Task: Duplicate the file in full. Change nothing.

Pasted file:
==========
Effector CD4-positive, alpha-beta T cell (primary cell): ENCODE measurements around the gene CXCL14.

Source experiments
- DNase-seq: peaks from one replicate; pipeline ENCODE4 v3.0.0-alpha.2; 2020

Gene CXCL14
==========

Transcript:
Effector CD4-positive, alpha-beta T cell (primary cell): ENCODE measurements around the gene CXCL14.

Source experiments
- DNase-seq: peaks from one replicate; pipeline ENCODE4 v3.0.0-alpha.2; 2020

Gene CXCL14